With 190 collectors’ motorcycles and over 100 lots of motorcycle memorabilia and spares, Bonhams Motorcycle Department once again raise the bar with a feast of Veteran, Vintage and collectors machines at their Spring Stafford Sale.
James Stensel, Head of Bonhams Motorcycle Department said: “This year’s Spring Stafford Sale (26 April) includes the finest selection of machines we have had the pleasure of offering in recent years. The emotional connection to a motorcycle can’t be underestimated, nostalgia is incredibly powerful and we invite you all to join us at the Spring Stafford Sale to experience a little of it first-hand”.
Veteran motorcycles rarely appear for sale publicly, therefore the examples offered provide a rare opportunity to experience the dawn of motorcycling first hand. The 1911 Douglas 2¾hp Model D (£7,000-10,000) is unusual in that every single owner over the succeeding 104 years is known and recorded within the substantial history file, whilst the 1913 New Hudson 6hp ‘Big Six’ (£15,500-18,500), incorporating a three-speed hub gear, was found unrestored in Italy prior to being fully restored to original condition.
Often considered to be the last of the truly ‘hand-built’ motorcycles, ‘flat tanks’ are highly prized by collectors and enthusiasts alike. The most unusual and perhaps most interesting of these, the c.1916 Norton 490cc Model 8 ‘Brooklands Road Special’ (£13,000-18,000), is not for the faint hearted – Norton’s 490cc model was the first ever machine to be officially timed at over 70mph – in 1911!
One of the highlights of the sale, the 1939 Vincent HRD Series-A Rapide (£220,000-260,000) was once rescued from a scrapyard and has more recently been the subject of a seven-year restoration to concours standard. There are approximately just 65 Series-A Vincent v-twins in existence, making this machine exceptionally rare.
Further Vincent highlights include the 1955 Vincent 998cc Black Shadow Series-D (£40,000-50,000), with one owner for the last 52 years; with one owner from new, the 1955 Vincent 998cc Black Shadow Series-D, With Prince Bodywork (£40,000-50,000); in Chinese Red, the 1955 Vincent 998cc Rapide Series-D (£30,000-36,000), and an entrance model 1950 Vincent 499cc Comet (£8,000-10,000).
Legendary superbike of motorcycling’s between-the-wars ‘Golden Age’, the Brough Superior was synonymous with high performance, engineering excellence and quality of finish. The Earls Court Motorcycle Show, 1937 Brough Superior 1,096cc 11-50hp (£30,000-40,000) is unusual in that it retains matching frame, engine, gearbox and fuel tank numbers. Elsewhere, the 1933 Brough Superior 1,096cc 11-50hp Project (£10,000-12,000) offers affordable entry into Brough Superior ownership, whilst the 1930 Brough Superior OHV 680 Black Alpine (£70,000-100,000) offers unparalleled levels of originality, a beautiful patina and a traceable ownership history. Equally exciting and somewhat more scarce, the 1926 Coventry Eagle 980cc Flying Eight (£80,000-120,000) had a sporting reputation, with a guaranteed 80mph top speed in period.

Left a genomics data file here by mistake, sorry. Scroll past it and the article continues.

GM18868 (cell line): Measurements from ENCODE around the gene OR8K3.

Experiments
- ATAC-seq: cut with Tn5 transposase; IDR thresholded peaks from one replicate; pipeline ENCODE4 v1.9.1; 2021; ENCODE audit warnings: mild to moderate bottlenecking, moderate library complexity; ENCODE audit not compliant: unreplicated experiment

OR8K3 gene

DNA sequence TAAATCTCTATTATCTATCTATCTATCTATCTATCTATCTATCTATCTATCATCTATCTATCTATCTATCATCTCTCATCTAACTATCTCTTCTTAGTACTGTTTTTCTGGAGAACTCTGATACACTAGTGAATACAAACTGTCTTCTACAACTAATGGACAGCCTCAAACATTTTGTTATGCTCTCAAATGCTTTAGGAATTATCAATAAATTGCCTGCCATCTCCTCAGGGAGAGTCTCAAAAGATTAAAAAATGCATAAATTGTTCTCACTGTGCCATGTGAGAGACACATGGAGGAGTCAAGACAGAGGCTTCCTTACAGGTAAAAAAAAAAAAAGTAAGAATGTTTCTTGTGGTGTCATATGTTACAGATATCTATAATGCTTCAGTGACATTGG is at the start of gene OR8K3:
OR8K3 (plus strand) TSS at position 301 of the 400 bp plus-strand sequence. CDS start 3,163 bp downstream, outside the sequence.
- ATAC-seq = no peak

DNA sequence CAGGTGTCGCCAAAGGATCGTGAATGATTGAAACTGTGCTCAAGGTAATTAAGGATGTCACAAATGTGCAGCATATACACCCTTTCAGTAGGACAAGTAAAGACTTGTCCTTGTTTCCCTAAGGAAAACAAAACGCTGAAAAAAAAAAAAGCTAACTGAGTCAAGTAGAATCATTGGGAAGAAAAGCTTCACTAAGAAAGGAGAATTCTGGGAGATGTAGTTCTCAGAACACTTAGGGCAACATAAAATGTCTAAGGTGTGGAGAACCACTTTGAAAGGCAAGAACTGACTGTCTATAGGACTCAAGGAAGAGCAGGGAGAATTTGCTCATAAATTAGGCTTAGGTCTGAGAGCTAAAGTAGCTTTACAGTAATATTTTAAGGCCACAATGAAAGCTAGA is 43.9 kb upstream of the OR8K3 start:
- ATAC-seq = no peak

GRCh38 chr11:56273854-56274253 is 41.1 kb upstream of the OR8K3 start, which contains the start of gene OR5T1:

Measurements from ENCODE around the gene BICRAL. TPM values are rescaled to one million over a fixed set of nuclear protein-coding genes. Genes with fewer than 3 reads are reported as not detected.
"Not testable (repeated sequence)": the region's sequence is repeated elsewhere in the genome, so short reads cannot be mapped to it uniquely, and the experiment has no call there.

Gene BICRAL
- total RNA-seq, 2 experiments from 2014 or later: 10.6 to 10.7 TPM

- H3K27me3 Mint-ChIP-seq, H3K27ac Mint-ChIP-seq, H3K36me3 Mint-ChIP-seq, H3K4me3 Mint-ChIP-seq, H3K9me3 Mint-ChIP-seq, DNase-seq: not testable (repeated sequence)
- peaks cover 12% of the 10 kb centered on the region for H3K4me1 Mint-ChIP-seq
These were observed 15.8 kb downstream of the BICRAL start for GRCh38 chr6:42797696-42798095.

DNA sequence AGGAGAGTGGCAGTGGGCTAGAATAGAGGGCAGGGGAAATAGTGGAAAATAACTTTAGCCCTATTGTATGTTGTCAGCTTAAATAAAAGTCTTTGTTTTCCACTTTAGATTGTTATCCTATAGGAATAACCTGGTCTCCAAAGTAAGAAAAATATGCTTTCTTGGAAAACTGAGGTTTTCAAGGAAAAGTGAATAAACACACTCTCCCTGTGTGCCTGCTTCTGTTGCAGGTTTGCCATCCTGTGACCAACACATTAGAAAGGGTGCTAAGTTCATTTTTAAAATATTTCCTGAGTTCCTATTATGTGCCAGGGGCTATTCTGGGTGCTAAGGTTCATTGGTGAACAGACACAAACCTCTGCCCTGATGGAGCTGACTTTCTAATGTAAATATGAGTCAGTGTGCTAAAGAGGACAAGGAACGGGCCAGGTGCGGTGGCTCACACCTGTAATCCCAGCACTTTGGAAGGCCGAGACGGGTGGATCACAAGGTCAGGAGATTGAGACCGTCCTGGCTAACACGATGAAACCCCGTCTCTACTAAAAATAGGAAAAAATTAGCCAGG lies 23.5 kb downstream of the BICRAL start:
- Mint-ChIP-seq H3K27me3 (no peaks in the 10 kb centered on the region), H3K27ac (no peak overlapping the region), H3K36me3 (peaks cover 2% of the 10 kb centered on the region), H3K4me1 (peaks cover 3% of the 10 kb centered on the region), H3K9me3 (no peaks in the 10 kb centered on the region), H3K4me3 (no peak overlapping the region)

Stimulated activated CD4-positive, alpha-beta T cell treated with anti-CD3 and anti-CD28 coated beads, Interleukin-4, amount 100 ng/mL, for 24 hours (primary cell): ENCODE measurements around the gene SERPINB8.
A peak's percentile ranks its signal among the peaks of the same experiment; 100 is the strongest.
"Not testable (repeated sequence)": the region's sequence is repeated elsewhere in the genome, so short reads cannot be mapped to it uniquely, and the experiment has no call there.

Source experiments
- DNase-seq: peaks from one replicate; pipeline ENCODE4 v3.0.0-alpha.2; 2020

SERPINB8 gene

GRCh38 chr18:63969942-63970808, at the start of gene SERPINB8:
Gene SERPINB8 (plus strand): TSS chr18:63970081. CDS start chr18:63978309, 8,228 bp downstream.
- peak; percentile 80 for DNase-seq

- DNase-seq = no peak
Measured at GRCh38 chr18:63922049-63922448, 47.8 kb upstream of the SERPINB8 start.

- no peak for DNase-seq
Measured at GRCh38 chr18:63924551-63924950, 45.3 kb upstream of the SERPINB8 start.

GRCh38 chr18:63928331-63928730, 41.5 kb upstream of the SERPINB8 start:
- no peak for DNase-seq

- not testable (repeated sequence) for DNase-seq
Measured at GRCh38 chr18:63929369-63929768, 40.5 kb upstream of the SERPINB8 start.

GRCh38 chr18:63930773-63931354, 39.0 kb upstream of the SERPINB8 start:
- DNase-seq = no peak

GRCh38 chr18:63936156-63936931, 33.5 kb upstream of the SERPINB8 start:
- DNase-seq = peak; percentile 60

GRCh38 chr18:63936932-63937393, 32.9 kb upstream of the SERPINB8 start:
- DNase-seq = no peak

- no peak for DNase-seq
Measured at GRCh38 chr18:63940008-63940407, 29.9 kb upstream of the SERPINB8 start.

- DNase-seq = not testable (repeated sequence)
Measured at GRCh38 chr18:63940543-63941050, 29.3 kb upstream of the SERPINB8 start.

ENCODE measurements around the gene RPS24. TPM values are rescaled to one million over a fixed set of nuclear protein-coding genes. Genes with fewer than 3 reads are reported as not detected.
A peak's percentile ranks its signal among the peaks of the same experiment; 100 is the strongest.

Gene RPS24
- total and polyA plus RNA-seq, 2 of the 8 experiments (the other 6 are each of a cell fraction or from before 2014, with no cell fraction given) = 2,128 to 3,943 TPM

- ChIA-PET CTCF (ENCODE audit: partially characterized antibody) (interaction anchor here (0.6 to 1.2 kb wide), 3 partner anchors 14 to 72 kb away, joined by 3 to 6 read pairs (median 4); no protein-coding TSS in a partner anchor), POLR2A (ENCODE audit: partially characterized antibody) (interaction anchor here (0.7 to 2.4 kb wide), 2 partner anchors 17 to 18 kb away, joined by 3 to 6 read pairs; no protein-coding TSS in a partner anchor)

Several elusive American motorcycles are set to break cover, including both v-twin and four-cylinder examples. The 1928 Indian Type 401 (£65,000-70,000) has an interesting history, having been smuggled out of Czechoslovakia before the fall of the Berlin Wall, and has since benefited from a full restoration. Other four-cylinder examples include a 1925 Henderson 1,301cc De Luxe Four (£30,000-40,000); c.1927 Cleveland 746cc ‘4-45’ Four (£25,000-35,000) and 1927 Ace 1,229cc Four (£18,000-24,000). Some might argue that two cylinders are better than four and the c.1927 Excelsior 750cc Super-X (£15,000-18,000) is easily capable of competing against its four cylinder brethren.
Motorcycle ownership has seen a renaissance in recent years and celebrity ownership has helped expose the benefits of riding to new generations and the wider public. Former Top Gear duo James May and Richard Hammond are both looking to downsize their motorcycle collections, offering 12 machines for the upcoming sale, many without reserve. Hammond said: “As a serious collector of motorcycles, it’s important to review one’s stable regularly, and the Bonhams Stafford sale is the ideal opportunity to move bikes on and possibly acquire new ones. I also have a canoe, and some Wharfedale hi-fi speakers, if anyone’s interested”.
May added: “Just because I’m unemployed now doesn’t mean I have to get rid of everything,” said May. “I was going to sell these bikes anyway. And those paintings, and my collection of Scalextric cars. Honest”.
Entrance into motorcycle ownership needn’t be difficult nor expensive and the Spring Stafford sale caters for every interest and budget with approximately twenty per cent of the motorcycles offered at ‘No Reserve’. Whether it be a 1965 Greeves 246cc Challenger MX2 (No Reserve) or an exacting replica of the iconic ‘Easy Rider’ Harley Davidson Chopper ridden by Peter Fonda in the 1969 hit ‘Easy Rider’ 1952 Harley Davidson 1,200cc EL ‘Captain America Replica’ (No Reserve) – there is something for everyone.
New for this April, Bonhams will be holding a complimentary viewing between 10:00-13:00 Saturday 25 April.